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Minimum Charge Set for Veterinary Drugs Surgery Quotations and Charges Varied by Almost Onefold Charges Lacked Transparency Understand Treatment Plans Beforehand to Avoid Disputes

  • 2022.10.17

Many cat and dog lovers treat their pets as their children and would not hesitate to spend a fortune on medical care for their pet’s health. Veterinary fees are generally high in Hong Kong with the most basic consultation costing nearly a thousand, and in case surgery is required, it could cost tens of thousands or even above. The Consumer Council received complaints about the lack of transparency in the fees charged for veterinary services with the final consultation fees in some cases nearly double the amount quoted. There were also veterinary clinics that set a minimum charge for each drug item but the receipt did not provide the relevant terms and conditions, leaving consumers in the dark. The Council reminds consumers to understand the treatment plans and charges, and check the receipts before making payments at veterinary clinics. It is also important to communicate closely with the veterinary surgeons (vets) for the treatment details so that there will not be any surprises in the bill.

Case 1: Complicated Refund Procedure for Prepayment by Instalment

The complainant noticed his dog looked dazed, so he took his dog to Animal Clinic A twice for medical treatment. The clinic diagnosed the dog with twitching in its facial muscles and recommended a magnetic resonance imaging (MRI) at a cost of $30,000. The complainant agreed to pay a deposit of $28,000 by 12 monthly instalments with his credit card and the dog was kept in the hospital for observation on the same day. On the following day, the clinic informed the complainant that his dog’s heart had stopped beating at one point and was unable to breathe on its own despite successful resuscitation, so euthanasia was recommended. Though reluctant to do so, the complainant sadly agreed. Later, he went to the clinic to arrange for a refund of unused services such as MRI with a balance of $11,811 after deducting the cost of the treatments performed. The clinic stated that as the complainant had paid by instalments, a refund could only be arranged after 12 months when the repayment to the bank had been completed. The complainant did not accept the arrangement and sought help from the Council after failure in rounds of negotiation.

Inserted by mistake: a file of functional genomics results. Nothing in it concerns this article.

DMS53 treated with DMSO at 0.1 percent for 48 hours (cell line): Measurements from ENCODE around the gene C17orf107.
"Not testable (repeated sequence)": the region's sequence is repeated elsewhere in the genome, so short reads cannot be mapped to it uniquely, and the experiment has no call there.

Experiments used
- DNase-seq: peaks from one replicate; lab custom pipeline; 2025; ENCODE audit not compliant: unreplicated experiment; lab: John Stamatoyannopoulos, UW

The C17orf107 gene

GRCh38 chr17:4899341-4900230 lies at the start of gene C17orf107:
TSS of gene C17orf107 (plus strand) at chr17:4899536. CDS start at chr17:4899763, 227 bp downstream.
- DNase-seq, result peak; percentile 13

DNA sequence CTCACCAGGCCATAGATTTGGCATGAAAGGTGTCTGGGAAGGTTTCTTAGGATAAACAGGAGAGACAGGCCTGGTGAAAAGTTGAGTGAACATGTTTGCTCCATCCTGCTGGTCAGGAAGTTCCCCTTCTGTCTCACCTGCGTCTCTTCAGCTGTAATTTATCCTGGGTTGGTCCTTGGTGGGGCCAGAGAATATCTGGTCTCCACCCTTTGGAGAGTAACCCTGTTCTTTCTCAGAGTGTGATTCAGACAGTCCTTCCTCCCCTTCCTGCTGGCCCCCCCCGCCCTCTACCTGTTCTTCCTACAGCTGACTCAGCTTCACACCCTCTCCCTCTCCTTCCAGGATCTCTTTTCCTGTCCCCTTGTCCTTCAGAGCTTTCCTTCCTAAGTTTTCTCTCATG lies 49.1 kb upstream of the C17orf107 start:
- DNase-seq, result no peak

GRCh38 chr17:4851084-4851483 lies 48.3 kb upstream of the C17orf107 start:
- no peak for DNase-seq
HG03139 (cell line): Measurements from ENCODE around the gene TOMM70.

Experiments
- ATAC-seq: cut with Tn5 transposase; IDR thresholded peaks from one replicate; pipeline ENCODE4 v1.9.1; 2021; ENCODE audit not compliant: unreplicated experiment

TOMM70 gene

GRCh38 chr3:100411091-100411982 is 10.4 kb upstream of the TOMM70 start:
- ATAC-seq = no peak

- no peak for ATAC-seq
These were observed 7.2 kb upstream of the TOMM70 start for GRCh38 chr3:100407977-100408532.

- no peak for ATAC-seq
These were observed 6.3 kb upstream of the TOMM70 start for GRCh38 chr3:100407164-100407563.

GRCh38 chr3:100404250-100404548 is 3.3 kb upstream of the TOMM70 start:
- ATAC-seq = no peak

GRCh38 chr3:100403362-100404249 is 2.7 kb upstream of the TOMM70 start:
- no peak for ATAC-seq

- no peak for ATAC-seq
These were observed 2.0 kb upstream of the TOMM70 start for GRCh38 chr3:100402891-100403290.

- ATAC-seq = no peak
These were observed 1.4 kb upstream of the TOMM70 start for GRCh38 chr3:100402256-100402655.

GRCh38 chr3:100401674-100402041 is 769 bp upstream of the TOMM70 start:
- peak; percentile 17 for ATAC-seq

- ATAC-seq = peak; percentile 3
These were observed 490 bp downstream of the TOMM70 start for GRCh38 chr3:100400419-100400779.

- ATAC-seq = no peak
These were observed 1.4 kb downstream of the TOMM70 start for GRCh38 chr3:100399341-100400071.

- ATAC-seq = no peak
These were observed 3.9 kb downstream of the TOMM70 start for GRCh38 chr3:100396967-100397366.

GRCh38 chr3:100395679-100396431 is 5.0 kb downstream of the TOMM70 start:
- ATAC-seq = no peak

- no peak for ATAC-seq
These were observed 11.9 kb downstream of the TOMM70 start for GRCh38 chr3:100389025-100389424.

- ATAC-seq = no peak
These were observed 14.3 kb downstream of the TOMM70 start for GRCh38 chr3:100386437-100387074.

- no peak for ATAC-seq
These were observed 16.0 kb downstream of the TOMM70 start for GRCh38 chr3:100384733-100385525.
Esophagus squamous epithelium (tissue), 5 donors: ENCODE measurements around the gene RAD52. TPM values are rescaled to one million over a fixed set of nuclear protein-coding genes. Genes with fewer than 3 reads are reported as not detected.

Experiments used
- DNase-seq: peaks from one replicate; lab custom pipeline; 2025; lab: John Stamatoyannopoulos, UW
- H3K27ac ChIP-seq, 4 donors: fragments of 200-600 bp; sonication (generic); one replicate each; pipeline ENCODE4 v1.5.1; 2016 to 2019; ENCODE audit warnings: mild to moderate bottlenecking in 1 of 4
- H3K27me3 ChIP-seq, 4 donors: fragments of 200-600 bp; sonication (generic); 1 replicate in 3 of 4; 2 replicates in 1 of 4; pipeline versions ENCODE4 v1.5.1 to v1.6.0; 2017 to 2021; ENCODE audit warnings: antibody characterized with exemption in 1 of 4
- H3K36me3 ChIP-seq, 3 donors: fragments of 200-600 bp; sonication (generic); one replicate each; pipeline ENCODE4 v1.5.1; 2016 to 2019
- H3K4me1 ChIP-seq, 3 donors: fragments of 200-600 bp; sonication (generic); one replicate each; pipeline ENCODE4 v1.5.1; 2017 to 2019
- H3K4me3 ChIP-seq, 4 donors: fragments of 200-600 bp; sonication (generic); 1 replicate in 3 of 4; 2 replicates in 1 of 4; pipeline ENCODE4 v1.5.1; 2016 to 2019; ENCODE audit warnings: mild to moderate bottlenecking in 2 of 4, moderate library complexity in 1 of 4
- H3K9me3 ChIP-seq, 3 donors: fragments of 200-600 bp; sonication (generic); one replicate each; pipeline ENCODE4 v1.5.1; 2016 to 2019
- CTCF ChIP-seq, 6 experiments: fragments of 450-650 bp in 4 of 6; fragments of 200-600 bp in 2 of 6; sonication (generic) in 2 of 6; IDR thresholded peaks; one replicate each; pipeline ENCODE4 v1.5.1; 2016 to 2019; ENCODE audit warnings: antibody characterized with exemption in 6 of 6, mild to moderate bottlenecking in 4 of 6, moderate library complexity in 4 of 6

Clinic A explained that as the complainant had paid with by instalments with his credit card, he had to settle the whole amount with the bank and present the relevant monthly statements to the clinic before a refund could be arranged; otherwise, an administration fee of 6% would be charged to cover the early repayment administrative cost. The complainant did not agree with the refund arrangement, but in order to settle the matter as soon as possible, he eventually provided a record of the full payment and the clinic then arranged a full refund of $11,811.

Case 2: Almost Onefold Difference Between Quotation and Actual Cost for Cholecystectomy

The complainant took his dog to Animal Clinic B to seek medical advice. The vet recommended performing cholecystectomy and related treatment. A few days of post-operative observation in the Intensive Care Unit was required and the quoted fee was approximately $65,000. The complainant accepted and arranged for his dog to be admitted to the clinic for surgery on the same day. He applied for discharge on the third day after the operation because there was someone at home who was medically trained to look after the dog but this was refused by the clinic. It was not until the seventh day after the surgery that the clinic agreed to discharge the dog. The total cost of treatment was $126,183 which was nearly double to the amount quoted. The complainant was shocked and recalled that Animal Clinic B had never contacted him to explain or seek consent for any additional charges during his dog's treatment. Therefore, he did not accept the charging arrangement and lodged a complaint with the Council.

Clinic B replied to the Council that the complainant had signed the Hospitalization and Surgery Consent Form at the time of admission. The consent form had listed the important notices and estimated cost of all possible treatments. Therefore, the complainant would neither be further consulted nor notified at the time of treatment. The complainant opined that even though the clinic used the consent form to justify their action, the large discrepancy between the final charge and the quoted fee was inappropriate. Despite the Council’s repeated conciliations, the clinic maintained its decision. The Council recommended the complainant to follow up through other means, such as lodging a complaint to the Veterinary Surgeons Board (VSB).